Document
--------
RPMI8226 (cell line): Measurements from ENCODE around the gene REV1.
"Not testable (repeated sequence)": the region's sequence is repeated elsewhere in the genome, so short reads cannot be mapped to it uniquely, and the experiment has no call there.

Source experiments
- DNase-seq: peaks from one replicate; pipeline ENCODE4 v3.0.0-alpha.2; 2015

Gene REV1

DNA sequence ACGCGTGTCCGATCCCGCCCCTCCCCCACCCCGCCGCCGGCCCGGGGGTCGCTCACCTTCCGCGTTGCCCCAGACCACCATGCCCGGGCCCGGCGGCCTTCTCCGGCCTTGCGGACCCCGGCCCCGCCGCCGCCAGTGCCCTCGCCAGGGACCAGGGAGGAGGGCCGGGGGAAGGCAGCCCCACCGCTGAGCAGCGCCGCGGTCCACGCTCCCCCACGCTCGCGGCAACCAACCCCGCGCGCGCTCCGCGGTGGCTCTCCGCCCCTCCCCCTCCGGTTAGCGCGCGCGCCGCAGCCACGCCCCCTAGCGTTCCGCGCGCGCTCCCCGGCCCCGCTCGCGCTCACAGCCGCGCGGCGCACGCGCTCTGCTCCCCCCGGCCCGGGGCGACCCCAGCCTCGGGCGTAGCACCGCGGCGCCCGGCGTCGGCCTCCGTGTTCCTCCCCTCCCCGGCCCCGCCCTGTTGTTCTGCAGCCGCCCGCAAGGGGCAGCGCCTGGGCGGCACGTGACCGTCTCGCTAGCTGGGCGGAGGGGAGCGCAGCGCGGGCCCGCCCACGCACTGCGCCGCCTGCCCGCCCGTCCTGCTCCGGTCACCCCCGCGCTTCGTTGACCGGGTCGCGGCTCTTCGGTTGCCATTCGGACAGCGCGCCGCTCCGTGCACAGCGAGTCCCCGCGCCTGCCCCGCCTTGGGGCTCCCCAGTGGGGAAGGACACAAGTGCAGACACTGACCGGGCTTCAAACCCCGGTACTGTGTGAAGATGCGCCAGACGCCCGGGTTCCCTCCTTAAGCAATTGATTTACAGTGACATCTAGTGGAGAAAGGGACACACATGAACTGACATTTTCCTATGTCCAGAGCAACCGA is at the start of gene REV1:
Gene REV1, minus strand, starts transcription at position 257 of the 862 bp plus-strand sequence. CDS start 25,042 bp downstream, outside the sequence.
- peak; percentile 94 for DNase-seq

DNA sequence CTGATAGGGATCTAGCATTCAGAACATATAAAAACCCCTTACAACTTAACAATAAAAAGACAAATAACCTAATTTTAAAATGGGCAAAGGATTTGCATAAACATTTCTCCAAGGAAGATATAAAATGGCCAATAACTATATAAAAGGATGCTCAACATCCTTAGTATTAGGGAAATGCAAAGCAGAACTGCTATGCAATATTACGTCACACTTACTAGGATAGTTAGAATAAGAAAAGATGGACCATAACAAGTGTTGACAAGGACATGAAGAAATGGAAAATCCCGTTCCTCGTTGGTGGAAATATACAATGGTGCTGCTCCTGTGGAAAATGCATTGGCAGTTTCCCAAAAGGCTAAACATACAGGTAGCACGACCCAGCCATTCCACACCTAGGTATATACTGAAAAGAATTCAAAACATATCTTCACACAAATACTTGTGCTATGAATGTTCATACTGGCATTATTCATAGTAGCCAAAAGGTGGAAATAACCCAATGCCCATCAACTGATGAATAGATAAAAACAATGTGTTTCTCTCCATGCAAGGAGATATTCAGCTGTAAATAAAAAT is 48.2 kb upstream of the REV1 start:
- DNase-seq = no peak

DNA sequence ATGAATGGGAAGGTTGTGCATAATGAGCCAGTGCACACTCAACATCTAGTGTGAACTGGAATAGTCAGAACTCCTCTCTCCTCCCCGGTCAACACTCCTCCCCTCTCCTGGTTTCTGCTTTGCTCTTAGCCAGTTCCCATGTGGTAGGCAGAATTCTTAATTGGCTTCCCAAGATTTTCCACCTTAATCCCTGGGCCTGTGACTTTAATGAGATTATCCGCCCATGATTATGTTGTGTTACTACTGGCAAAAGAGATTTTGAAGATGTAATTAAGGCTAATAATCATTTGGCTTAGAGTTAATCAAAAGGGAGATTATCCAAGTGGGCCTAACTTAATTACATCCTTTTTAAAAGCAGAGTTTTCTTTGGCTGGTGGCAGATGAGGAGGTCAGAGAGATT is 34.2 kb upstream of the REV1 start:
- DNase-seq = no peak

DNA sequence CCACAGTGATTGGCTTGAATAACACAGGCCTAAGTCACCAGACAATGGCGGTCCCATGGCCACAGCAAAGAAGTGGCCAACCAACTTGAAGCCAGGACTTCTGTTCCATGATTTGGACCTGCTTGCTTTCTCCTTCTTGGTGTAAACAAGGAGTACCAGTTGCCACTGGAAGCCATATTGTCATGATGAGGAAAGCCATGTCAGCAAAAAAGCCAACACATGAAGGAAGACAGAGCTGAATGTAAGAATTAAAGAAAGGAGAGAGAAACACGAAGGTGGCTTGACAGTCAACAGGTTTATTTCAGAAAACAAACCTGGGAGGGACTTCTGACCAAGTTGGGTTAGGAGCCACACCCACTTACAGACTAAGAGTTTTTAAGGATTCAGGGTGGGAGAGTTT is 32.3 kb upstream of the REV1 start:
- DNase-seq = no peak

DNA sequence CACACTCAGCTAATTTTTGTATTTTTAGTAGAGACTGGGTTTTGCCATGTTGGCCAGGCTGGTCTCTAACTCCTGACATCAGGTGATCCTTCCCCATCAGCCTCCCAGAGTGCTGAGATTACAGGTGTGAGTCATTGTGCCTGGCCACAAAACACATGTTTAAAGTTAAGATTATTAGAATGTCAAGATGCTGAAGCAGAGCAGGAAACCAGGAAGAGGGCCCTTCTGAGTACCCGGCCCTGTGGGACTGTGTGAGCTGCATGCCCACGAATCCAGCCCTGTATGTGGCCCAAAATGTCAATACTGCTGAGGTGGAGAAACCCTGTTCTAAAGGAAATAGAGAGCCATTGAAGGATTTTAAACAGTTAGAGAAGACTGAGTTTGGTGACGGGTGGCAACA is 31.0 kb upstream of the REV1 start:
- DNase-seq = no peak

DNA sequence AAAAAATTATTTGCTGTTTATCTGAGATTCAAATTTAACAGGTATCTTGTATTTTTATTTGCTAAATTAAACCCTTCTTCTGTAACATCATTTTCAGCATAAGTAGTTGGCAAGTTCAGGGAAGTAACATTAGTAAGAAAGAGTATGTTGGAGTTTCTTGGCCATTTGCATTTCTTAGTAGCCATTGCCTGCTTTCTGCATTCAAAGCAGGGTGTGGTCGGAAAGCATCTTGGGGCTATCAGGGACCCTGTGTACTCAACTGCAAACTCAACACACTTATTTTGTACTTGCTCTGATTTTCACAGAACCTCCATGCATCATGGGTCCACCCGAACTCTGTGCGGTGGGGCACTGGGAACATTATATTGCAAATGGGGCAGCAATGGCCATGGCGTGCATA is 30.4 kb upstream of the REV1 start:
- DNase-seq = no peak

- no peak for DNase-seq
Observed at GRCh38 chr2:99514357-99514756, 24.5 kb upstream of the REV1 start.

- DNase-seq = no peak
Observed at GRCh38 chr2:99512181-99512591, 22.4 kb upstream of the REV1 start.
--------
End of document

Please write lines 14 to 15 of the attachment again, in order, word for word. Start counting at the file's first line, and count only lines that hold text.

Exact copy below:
- DNase-seq = no peak

DNA sequence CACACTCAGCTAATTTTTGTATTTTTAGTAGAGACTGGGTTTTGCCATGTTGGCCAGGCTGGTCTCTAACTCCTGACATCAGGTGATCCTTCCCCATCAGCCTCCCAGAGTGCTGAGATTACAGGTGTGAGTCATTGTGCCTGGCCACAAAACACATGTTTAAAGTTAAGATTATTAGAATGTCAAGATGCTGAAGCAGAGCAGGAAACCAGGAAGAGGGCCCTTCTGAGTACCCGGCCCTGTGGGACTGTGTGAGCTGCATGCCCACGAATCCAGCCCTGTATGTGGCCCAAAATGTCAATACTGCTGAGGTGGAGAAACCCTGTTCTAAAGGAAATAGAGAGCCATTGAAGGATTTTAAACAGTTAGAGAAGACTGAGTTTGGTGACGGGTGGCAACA is 31.0 kb upstream of the REV1 start: